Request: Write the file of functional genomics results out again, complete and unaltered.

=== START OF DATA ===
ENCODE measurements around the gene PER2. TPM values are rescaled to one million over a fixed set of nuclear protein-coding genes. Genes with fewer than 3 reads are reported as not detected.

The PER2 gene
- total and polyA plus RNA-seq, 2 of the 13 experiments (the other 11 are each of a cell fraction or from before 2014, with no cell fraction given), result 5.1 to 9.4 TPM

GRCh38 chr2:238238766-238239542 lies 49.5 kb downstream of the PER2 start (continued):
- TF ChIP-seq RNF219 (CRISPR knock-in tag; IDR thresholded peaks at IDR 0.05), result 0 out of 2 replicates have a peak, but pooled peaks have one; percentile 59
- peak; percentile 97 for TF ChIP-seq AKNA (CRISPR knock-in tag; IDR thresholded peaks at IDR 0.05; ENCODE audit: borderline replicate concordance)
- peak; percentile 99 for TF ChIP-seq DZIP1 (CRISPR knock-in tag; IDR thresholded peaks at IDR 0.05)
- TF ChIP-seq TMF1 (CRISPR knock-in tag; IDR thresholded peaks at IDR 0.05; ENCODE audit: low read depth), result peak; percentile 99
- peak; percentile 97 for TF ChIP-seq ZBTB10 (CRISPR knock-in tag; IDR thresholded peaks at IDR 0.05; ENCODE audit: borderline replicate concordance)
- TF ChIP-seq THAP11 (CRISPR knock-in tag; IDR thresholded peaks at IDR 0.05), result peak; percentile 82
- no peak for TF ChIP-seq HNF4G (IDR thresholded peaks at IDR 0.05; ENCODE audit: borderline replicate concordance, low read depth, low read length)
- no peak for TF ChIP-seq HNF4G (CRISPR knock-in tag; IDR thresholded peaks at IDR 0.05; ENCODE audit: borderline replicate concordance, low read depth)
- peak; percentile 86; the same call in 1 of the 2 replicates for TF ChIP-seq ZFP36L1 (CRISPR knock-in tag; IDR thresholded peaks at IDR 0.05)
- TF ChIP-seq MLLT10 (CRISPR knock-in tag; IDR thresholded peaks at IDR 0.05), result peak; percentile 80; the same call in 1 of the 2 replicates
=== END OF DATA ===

ENCODE measurements around the gene PER2. TPM values are rescaled to one million over a fixed set of nuclear protein-coding genes. Genes with fewer than 3 reads are reported as not detected.

The PER2 gene
- total and polyA plus RNA-seq, 2 of the 13 experiments (the other 11 are each of a cell fraction or from before 2014, with no cell fraction given), result 5.1 to 9.4 TPM

GRCh38 chr2:238238766-238239542 lies 49.5 kb downstream of the PER2 start (continued):
- TF ChIP-seq RNF219 (CRISPR knock-in tag; IDR thresholded peaks at IDR 0.05), result 0 out of 2 replicates have a peak, but pooled peaks have one; percentile 59
- peak; percentile 97 for TF ChIP-seq AKNA (CRISPR knock-in tag; IDR thresholded peaks at IDR 0.05; ENCODE audit: borderline replicate concordance)
- peak; percentile 99 for TF ChIP-seq DZIP1 (CRISPR knock-in tag; IDR thresholded peaks at IDR 0.05)
- TF ChIP-seq TMF1 (CRISPR knock-in tag; IDR thresholded peaks at IDR 0.05; ENCODE audit: low read depth), result peak; percentile 99
- peak; percentile 97 for TF ChIP-seq ZBTB10 (CRISPR knock-in tag; IDR thresholded peaks at IDR 0.05; ENCODE audit: borderline replicate concordance)
- TF ChIP-seq THAP11 (CRISPR knock-in tag; IDR thresholded peaks at IDR 0.05), result peak; percentile 82
- no peak for TF ChIP-seq HNF4G (IDR thresholded peaks at IDR 0.05; ENCODE audit: borderline replicate concordance, low read depth, low read length)
- no peak for TF ChIP-seq HNF4G (CRISPR knock-in tag; IDR thresholded peaks at IDR 0.05; ENCODE audit: borderline replicate concordance, low read depth)
- peak; percentile 86; the same call in 1 of the 2 replicates for TF ChIP-seq ZFP36L1 (CRISPR knock-in tag; IDR thresholded peaks at IDR 0.05)
- TF ChIP-seq MLLT10 (CRISPR knock-in tag; IDR thresholded peaks at IDR 0.05), result peak; percentile 80; the same call in 1 of the 2 replicates